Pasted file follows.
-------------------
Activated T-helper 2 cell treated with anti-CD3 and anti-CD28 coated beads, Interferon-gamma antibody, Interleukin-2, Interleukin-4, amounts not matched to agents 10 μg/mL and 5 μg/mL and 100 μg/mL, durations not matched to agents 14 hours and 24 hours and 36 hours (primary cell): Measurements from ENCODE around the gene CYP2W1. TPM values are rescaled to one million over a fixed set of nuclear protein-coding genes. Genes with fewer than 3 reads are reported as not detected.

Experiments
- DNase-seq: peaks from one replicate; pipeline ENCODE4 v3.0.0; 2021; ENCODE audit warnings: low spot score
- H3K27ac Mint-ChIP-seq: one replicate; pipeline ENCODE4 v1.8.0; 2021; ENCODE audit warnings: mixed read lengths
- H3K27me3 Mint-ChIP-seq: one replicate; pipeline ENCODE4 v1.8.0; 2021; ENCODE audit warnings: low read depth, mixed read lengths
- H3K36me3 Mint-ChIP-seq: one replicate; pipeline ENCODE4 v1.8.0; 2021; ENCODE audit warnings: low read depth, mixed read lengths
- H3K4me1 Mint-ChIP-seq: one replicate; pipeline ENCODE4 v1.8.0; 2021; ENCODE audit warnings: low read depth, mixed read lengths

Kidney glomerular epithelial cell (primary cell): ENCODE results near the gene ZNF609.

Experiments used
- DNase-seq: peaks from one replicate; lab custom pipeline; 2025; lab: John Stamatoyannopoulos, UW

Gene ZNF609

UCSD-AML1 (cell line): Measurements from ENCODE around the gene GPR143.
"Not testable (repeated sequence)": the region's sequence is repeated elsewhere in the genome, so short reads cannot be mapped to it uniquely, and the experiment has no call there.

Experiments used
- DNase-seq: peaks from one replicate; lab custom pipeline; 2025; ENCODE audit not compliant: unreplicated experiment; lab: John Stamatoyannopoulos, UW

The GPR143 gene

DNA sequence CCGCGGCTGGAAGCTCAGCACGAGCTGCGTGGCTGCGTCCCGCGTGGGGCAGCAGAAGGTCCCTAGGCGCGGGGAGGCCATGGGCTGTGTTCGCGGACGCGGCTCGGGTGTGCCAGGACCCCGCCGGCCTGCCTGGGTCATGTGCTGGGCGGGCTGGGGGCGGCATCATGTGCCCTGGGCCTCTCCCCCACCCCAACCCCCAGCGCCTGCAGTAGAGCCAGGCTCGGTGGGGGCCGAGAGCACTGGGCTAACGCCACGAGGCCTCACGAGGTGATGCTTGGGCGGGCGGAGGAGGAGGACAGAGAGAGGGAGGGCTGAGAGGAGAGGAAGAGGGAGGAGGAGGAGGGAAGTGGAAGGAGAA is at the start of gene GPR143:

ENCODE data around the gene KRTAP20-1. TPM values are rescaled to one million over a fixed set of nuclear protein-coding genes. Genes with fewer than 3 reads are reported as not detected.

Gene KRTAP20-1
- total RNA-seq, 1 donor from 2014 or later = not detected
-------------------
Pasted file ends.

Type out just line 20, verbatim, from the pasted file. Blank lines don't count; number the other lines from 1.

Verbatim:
- total RNA-seq, 1 donor from 2014 or later = not detected